Large-area single-crystal sheets of borophene on Cu(111) surfaces


Borophene, a theoretically proposed two-dimensional (2D) boron allotrope1,2,3, has attracted much attention4,5 as a candidate material platform for high-speed, transparent and flexible electronics6,7,8,9. It was recently synthesized, on Ag(111) substrates10,11, and studied by tunnelling and electron spectroscopy12. However, the exact crystal structure is still controversial, the nanometre-size single-crystal domains produced so far are too small for device fabrication and the structural tunability via substrate-dependent epitaxy is yet to be proven. We report on the synthesis of borophene monitored in situ by low-energy electron microscopy, diffraction and scanning tunnelling microscopy (STM) and modelled by ab initio theory. We resolved the crystal structure and phase diagram of borophene on Ag(111), but found that the domains remain nanoscale for all growth conditions. However, by growing borophene on Cu(111) surfaces, we obtained large single-crystal domains, up to 100 μm2 in size. The crystal structure is a novel triangular network with a concentration of hexagonal vacancies of η = 1/5. Our experimental data, together with first principles calculations, indicate charge-transfer coupling to the substrate without significant covalent bonding. Our work sets the stage for fabricating borophene-based devices and substantiates the idea of borophene as a model for development of artificial 2D materials.

Access options

Rent or Buy article

Get time limited or full article access on ReadCube.


All prices are NET prices.

Fig. 1: Structure of borophene grown on Ag(111) surfaces.
Fig. 2: Growth dynamics of the borophene on the Cu(111) surface.
Fig. 3: Domain structure of borophene on Cu(111) revealed by selected-area diffraction.
Fig. 4: The structure of borophene on Cu(111) as revealed by STM data and DFT simulations.
Fig. 5: Charge-transfer interaction between borophene and the Cu(111) surface.

Data availability

All the data generated and analysed during this study are included within this paper and the associated Supplementary Information.

Change history

  • 14 December 2018

    The links to the Supplementary Video files were missing; they have now been included.


  1. 1.

    Tang, H. & Ismail-Beigi, S. Novel precursors for boron nanotubes: the competition of two-center and three center bonding in boron sheets. Phys. Rev. Lett. 99, 115501 (2007).

    Article  Google Scholar 

  2. 2.

    Yang, X., Ding, Y. & Ni, J. Ab initio prediction of stable boron sheets and boron nanotubes: structure, stability and electronic properties. Phys. Rev. B 77, 041402(R) (2008).

    Article  Google Scholar 

  3. 3.

    Tang, H. & Ismail-Beigi, S. Self-doping in boron sheets from first principles: a route to structural design of metal boride nanostructures. Phys. Rev. B 80, 134113 (2009).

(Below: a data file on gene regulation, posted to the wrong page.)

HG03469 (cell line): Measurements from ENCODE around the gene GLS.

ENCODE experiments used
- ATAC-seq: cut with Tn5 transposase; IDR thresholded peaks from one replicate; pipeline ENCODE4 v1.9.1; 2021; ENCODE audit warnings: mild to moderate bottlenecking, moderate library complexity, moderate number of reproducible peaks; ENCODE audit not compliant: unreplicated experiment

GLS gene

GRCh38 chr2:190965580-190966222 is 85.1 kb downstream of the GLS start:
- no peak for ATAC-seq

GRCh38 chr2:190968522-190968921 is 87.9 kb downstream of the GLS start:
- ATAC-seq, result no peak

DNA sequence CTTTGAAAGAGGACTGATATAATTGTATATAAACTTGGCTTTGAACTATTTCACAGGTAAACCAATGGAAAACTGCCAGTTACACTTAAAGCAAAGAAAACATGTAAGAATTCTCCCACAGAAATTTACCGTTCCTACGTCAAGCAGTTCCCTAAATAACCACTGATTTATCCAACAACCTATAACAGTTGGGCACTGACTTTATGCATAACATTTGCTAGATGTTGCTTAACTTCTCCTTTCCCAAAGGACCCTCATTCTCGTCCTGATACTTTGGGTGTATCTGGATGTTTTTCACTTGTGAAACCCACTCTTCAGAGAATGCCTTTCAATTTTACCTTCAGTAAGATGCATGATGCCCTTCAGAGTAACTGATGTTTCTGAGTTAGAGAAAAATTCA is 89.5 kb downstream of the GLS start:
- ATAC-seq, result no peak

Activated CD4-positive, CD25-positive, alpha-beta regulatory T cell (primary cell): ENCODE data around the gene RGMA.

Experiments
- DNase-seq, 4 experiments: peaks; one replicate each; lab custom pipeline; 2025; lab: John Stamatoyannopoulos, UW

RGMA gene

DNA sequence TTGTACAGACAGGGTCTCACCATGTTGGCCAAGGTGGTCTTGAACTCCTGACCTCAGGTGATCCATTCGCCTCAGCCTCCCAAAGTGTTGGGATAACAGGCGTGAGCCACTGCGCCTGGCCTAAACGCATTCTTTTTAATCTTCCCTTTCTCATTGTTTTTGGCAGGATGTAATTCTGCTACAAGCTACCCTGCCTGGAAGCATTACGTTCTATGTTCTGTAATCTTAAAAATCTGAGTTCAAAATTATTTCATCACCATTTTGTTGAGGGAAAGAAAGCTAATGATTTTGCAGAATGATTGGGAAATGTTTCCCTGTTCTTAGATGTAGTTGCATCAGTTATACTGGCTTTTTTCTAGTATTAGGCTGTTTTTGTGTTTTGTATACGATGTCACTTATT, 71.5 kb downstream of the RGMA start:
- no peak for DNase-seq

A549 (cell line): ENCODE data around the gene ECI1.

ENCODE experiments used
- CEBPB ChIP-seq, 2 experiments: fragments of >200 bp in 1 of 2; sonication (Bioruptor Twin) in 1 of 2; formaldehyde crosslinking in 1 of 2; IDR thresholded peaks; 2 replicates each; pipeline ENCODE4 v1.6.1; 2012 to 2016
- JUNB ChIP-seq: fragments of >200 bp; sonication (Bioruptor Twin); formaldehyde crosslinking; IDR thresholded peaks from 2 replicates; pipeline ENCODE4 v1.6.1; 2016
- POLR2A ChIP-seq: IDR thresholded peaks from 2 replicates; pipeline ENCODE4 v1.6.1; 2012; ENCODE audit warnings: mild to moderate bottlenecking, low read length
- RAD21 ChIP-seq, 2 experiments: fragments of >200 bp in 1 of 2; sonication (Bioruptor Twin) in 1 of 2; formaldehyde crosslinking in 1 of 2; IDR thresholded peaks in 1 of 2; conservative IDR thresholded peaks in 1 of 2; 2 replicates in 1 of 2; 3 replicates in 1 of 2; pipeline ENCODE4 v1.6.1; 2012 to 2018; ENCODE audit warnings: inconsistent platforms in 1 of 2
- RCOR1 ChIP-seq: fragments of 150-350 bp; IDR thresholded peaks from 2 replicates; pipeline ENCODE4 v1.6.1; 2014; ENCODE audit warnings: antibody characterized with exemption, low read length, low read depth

Article  Google Scholar 

  4. 4.

    Mannix, A. J., Kiraly, B., Hersam, M. C. & Guisinger, N. P. Synthesis and chemistry of elemental 2D materials. Nat. Rev. Chem 1, 0014 (2017).

    CAS  Article  Google Scholar 

  5. 5.

    Mannix, A. J., Zhang, Z., Guisinger, N. P., Yakobson, B. I. & Hersam, M. C. Borophene as a prototype for synthetic 2D materials development. Nat. Nanotech. 13, 444–450 (2018).

    CAS  Article  Google Scholar 

  6. 6.

    Zhang, Z. H., Penev, E. S. & Yakobson, B. I. Polyphony in B flat. Nat. Chem. 8, 525–527 (2016).

    CAS  Article  Google Scholar 

  7. 7.

    Penev, E. S., Bhowmick, S., Sadrzadeh, A. & Yakobson, B. I. Polymorphism of two-dimensional boron. Nano Lett. 12, 2441–2445 (2012).

    CAS  Article  Google Scholar 

  8. 8.

    Wu, X. et al. Two-dimensional boron monolayer sheets. ACS Nano 6, 7443–7453 (2012).

    CAS  Article  Google Scholar 

  9. 9.

    Zhang, Z., Yang, Y., Penev, E. S. & Yakobson, B. I. Elasticity, flexibility and ideal strength of borophenes. Adv. Func. Mat. 27, 1605059 (2017).

    Article  Google Scholar 

  10. 10.

    Mannix, A. J. et al. Synthesis of borophenes: anisotropic, two-dimensional boron polymorphs. Science 350, 1513–1516 (2015).

    CAS  Article  Google Scholar 

  11. 11.

    Feng, B. et al. Experimental realization of two-dimensional boron sheets. Nat. Chem. 8, 563–568 (2016).

    CAS  Article  Google Scholar 

  12. 12.

    Feng, B. J. et al. Direct evidence of metallic bands in a monolayer boron sheet. Phys. Rev. B 94, 041408 (2016).

    Article  Google Scholar 

  13. 13.

    Zhang, Z. H., Yang, Y., Gao, G. Y. & Yakobson, B. I. Two-dimensional boron monolayers mediated by metal substrates. Angew. Chem. Int. Ed. 54, 13022–13026 (2015).

    CAS  Article  Google Scholar 

  14. 14.

    Penev, E. S., Kutana, A. & Yakobson, B. I. Can two-dimensional boron superconduct? Nano Lett. 16, 2522–2526 (2016).

    CAS  Article  Google Scholar 

  15. 15.